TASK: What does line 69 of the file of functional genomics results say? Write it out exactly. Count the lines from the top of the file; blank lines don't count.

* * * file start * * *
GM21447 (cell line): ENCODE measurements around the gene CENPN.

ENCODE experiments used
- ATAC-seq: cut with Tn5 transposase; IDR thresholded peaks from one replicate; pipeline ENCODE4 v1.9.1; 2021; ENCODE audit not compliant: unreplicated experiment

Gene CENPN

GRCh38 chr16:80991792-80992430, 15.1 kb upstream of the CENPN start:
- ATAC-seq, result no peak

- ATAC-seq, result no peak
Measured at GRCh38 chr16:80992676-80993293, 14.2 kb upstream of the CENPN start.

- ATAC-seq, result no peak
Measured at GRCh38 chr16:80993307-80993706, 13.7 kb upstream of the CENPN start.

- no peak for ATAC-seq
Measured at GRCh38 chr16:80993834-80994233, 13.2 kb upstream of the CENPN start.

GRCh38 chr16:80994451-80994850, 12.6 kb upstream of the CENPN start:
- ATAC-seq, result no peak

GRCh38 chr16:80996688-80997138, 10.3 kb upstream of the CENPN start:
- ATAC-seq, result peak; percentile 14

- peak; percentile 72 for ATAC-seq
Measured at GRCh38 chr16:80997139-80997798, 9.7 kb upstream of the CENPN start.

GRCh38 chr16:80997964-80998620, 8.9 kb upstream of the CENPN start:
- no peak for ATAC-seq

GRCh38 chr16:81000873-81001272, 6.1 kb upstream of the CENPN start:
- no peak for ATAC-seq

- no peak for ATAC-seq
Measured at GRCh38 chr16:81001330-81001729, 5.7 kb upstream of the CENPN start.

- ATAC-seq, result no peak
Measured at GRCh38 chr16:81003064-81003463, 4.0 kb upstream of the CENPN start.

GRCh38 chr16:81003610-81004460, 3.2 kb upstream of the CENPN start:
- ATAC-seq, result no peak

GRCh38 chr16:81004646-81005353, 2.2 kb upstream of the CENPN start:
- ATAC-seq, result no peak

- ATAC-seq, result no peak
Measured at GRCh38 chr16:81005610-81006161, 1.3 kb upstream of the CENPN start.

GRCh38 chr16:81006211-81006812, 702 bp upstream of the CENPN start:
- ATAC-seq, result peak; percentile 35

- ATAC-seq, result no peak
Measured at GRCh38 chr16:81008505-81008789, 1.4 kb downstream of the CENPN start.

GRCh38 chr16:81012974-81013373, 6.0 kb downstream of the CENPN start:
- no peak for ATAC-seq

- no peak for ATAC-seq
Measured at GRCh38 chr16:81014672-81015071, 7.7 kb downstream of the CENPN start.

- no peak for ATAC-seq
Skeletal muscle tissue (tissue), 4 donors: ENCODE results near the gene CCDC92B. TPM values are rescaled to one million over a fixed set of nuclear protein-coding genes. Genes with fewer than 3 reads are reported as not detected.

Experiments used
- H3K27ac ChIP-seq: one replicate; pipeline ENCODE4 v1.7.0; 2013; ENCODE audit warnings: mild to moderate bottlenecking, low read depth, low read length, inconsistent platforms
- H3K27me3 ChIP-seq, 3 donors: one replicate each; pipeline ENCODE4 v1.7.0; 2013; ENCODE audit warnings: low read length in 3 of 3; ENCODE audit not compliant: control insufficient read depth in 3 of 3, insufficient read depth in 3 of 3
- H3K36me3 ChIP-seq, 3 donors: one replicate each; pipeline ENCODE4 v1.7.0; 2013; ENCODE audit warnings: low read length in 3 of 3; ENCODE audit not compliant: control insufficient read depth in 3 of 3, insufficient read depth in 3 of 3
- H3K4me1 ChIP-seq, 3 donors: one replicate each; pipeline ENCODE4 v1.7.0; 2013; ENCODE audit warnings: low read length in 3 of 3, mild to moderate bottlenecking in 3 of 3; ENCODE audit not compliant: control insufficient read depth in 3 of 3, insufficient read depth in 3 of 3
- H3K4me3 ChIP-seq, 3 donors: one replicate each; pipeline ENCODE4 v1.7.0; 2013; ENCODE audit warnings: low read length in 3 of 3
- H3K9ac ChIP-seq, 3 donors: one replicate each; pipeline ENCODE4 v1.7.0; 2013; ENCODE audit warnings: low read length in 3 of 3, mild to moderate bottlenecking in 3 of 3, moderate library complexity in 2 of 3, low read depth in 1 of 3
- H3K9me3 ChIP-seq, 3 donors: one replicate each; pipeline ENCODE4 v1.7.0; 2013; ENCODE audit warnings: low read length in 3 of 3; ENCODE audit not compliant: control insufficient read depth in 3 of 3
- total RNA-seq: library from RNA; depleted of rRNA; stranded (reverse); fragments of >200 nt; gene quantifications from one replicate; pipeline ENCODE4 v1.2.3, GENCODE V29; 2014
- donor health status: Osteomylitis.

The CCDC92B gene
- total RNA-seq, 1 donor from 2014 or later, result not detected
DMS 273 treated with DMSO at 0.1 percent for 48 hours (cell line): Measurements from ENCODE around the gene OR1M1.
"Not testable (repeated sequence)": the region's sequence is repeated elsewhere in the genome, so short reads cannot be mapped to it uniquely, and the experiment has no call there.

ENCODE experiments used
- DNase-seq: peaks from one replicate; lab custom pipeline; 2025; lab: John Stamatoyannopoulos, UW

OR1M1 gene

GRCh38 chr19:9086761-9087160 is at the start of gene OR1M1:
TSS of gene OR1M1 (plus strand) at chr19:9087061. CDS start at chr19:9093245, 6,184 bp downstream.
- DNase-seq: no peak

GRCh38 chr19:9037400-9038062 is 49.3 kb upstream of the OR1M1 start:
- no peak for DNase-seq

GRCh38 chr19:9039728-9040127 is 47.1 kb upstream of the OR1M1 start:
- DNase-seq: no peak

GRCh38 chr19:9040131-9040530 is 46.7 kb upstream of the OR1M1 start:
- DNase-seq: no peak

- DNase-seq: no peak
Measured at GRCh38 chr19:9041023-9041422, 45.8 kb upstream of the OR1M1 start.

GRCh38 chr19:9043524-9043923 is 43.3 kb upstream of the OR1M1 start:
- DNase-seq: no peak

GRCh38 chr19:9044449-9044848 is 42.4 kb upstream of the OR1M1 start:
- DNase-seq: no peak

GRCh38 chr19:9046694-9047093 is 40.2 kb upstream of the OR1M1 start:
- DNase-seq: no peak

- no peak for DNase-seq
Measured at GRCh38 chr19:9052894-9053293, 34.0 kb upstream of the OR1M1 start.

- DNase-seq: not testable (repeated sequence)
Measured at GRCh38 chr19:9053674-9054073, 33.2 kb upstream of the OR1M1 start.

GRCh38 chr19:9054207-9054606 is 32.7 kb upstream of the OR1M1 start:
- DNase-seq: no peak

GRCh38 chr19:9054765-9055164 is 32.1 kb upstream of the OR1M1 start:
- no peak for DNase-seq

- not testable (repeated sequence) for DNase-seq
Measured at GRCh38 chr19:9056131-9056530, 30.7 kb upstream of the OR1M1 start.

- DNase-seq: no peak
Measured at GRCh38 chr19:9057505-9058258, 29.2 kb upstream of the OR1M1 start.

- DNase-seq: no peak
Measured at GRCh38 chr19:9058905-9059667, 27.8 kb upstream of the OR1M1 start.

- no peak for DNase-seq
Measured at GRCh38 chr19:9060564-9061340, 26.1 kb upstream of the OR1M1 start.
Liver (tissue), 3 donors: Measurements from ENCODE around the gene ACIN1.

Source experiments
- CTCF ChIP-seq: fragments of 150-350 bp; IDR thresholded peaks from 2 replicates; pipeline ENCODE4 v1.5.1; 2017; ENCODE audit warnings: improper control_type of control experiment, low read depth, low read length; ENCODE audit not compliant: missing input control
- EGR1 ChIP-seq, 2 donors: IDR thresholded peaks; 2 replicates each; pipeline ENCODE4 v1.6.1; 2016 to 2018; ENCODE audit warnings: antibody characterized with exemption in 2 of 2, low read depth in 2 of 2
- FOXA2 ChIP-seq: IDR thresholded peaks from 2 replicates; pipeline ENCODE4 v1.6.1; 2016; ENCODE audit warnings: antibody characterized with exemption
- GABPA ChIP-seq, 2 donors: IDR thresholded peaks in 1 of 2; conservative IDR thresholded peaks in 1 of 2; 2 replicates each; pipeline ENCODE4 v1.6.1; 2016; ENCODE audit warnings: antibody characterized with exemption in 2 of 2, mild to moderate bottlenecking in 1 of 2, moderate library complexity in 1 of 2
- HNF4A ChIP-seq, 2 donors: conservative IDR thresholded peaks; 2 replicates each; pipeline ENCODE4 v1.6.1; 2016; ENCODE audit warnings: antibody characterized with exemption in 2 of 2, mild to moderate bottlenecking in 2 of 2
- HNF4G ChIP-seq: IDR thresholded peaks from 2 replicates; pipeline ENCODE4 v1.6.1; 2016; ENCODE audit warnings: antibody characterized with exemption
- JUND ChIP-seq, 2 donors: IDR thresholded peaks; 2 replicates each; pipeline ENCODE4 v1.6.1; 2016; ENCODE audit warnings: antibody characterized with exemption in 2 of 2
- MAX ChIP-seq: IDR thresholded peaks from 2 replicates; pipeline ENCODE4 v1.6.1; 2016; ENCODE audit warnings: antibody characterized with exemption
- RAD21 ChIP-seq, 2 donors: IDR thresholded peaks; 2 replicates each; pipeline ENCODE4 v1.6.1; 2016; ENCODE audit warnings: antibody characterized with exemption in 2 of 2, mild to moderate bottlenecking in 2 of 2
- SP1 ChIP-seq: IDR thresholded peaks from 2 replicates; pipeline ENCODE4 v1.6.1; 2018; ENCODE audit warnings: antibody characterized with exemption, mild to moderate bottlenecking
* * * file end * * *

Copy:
- DNase-seq: no peak